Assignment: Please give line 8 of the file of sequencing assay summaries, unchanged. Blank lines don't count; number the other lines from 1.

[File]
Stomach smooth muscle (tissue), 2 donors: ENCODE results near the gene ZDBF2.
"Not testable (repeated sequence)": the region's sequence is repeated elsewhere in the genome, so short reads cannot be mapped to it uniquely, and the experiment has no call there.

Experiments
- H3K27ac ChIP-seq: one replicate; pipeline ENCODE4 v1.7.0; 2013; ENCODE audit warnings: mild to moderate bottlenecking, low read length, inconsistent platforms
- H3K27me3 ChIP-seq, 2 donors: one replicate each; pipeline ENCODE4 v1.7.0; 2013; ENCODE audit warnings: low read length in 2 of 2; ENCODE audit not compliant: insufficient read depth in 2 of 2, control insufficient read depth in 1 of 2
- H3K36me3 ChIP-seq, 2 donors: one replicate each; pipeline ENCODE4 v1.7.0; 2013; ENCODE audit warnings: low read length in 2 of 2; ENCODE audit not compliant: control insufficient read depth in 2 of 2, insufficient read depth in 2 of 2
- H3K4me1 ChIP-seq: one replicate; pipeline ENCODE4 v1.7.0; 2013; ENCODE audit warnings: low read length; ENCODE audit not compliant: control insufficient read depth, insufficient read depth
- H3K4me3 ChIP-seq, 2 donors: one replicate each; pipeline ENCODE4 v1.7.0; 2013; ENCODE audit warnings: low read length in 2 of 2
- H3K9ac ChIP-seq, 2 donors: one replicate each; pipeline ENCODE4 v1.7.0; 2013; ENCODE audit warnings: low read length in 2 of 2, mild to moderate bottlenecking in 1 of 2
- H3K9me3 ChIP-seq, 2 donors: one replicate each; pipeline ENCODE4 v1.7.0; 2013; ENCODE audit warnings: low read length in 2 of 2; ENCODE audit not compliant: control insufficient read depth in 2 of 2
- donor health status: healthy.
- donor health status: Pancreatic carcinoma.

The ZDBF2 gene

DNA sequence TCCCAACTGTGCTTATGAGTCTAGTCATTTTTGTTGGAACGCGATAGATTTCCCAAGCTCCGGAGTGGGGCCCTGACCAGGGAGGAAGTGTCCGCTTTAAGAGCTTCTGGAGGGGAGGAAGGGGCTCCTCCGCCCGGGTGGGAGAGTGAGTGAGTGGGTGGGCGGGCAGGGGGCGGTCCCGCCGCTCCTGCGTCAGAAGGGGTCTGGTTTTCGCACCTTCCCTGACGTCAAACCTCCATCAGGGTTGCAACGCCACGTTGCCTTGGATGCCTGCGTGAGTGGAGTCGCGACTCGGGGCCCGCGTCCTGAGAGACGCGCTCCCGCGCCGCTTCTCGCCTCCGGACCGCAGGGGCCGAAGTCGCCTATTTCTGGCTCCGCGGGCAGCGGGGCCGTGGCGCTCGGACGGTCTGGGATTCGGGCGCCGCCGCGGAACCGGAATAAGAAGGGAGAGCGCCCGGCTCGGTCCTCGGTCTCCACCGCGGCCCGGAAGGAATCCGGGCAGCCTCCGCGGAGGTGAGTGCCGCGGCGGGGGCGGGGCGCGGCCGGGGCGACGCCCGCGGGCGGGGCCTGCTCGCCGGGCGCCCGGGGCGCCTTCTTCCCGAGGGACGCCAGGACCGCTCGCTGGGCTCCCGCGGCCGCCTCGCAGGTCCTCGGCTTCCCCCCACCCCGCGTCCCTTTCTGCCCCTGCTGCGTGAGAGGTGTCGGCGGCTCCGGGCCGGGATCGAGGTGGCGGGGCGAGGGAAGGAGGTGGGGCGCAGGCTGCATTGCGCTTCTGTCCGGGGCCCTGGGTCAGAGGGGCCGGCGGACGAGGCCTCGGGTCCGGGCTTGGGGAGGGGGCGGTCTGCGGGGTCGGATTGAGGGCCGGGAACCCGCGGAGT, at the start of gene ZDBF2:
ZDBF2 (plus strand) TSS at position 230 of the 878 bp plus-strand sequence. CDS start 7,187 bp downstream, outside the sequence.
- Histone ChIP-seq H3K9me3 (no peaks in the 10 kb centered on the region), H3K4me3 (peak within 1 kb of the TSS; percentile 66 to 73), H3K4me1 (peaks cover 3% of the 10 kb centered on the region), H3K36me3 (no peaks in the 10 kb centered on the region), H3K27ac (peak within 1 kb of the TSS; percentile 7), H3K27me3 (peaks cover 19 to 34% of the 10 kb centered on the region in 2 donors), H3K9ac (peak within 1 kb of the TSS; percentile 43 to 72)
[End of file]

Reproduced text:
- H3K4me3 ChIP-seq, 2 donors: one replicate each; pipeline ENCODE4 v1.7.0; 2013; ENCODE audit warnings: low read length in 2 of 2